Yes, this is true. We can say around 80% of the workforce includes the deliverable resource and the rest 20% is the operational team.Home healthcare companies don’t require many employees in the backend team as the main revenue earning source are the deliverable resources who cater services to a patient.
5) As per our research, we observed that patients in India generally opt for the non-recurring model of making payments. What is the main reason behind them for not subscribing for home healthcare services for more than 3 or 6 months?
In hospitals, the control is in the hands of a doctor whereas in home healthcare, it shifts to the patient or the family members. They want a particular attendant or a nurse whether he or she is that much qualified or not. Generally, the home healthcare companies don’t provide the same attendant for a period of 3 months or so. They introduce the patients to a pool of attendants, physiotherapists, etc. to make them familiar with the change if it happens. This is one of the main reasons behind the patients not subscribing for a period of 3 to 6 months.
Secondly, people start self medication and stop availing services as soon as they feel like they have started recovering even when the doctor or the home healthcare company recommends them to continue the services.
Moreover, there is hardly a price difference of 15-20% between a subscription and a non-recurring payment mode. It is not much lucrative for the patients but could act as a driver for price conscious consumers.
6) How do you define the success benchmarking parameters for a home healthcare service provider?
Doctors are the main factor for defining the success of a home healthcare company. If the doctors are convinced, home healthcare companies will get the patients on a regular basis. In addition, some factors such as their presence in the digital world, getting customer referrals from existing patients because of the quality services provided also define the success of a company in the home healthcare segment..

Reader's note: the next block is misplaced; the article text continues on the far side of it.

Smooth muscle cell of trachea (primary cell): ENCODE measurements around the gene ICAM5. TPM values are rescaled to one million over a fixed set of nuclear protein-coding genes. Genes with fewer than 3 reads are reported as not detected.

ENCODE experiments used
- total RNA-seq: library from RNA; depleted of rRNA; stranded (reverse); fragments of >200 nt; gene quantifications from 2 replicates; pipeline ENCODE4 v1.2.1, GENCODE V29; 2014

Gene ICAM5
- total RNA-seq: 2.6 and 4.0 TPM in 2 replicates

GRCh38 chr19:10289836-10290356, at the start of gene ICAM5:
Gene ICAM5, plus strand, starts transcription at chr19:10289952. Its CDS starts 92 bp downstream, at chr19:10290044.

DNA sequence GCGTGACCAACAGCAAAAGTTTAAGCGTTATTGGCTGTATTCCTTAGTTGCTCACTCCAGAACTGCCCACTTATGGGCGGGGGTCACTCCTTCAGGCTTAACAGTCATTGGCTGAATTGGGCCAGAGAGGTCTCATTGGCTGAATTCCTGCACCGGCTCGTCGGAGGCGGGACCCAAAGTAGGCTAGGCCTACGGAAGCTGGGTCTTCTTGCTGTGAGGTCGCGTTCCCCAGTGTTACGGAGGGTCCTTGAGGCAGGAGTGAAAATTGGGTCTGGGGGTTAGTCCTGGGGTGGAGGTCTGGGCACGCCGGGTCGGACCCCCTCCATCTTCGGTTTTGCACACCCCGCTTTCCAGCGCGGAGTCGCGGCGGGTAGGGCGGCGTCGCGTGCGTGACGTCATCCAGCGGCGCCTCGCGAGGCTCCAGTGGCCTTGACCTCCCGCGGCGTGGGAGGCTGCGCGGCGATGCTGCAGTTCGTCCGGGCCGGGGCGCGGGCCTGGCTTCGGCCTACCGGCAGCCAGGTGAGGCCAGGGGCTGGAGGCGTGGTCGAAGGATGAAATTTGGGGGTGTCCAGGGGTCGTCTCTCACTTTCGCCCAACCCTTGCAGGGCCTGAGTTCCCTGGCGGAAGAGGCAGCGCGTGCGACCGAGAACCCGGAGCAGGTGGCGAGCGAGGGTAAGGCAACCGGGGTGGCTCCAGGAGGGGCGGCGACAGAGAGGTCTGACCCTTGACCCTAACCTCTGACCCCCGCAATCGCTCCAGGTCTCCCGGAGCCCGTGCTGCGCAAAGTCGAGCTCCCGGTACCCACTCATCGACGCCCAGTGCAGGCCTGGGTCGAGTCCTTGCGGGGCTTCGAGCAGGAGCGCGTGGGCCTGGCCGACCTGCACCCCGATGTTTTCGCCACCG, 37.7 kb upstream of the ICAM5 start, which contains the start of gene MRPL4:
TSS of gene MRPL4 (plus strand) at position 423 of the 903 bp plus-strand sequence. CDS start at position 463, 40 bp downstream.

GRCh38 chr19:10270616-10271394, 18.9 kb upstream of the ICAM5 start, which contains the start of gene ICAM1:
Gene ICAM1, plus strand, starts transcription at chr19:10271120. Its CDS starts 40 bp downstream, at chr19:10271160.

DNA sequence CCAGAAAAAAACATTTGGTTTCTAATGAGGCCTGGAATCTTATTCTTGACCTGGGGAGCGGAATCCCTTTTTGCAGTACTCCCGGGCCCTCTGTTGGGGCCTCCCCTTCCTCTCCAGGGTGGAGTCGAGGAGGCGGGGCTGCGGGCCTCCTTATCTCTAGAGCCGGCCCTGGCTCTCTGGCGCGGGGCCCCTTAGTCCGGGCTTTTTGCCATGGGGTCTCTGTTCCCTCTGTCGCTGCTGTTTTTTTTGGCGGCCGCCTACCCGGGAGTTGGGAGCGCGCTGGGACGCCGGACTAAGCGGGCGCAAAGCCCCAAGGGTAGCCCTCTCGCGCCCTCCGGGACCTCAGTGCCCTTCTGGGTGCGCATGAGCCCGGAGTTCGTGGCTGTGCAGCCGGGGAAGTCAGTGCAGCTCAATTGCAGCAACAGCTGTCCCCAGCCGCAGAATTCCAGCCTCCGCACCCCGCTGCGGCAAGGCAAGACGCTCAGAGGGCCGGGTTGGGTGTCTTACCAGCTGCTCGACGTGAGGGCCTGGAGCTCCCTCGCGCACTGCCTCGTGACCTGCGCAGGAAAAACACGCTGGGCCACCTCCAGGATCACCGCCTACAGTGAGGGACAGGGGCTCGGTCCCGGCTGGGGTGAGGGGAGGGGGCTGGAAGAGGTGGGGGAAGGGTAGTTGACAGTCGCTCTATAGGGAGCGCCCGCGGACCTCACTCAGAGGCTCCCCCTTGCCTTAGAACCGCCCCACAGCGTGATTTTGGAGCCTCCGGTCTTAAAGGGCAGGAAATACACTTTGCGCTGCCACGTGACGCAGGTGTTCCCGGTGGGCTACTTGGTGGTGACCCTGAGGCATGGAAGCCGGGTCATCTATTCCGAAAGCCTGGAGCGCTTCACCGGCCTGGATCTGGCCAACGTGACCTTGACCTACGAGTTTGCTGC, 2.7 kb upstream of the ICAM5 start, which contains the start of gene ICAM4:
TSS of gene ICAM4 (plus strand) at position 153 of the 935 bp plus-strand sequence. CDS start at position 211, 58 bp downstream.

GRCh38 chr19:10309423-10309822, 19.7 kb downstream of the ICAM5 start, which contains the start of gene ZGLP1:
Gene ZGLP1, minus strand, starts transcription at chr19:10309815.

7) What are the margins that a healthcare service provider is looking forward to? Can you throw some light on the margins offered across different cities or for different services?
It depends on the state law for labour since manpower is the major cost factor, other miscellaneous costs such as city expenses in terms of hostel, office rental also need to be taken into consideration. Then comes the running cost of the unit and product cost. All these factors predominantly decide the overall margin of business.
It is clear that the services in Delhi would be expensive than in Kolkata for all the reasons we know now. The margins for critical care services would be higher than the elderly care services as there is a lot of competition in the latter services.
8) How do you see the future of the home healthcare industry in India?
The future of the industry is bright. It is still in its early growth stage but with increasing awareness among the people, QAI Accreditation being introduced, insurance tie ups, etc., it is going to grow rapidly. Moreover, it would be a positive for the industry if panels like PSUs and CGHS consider the home healthcare players as part of a supporting entity for providing healthcare services in the country.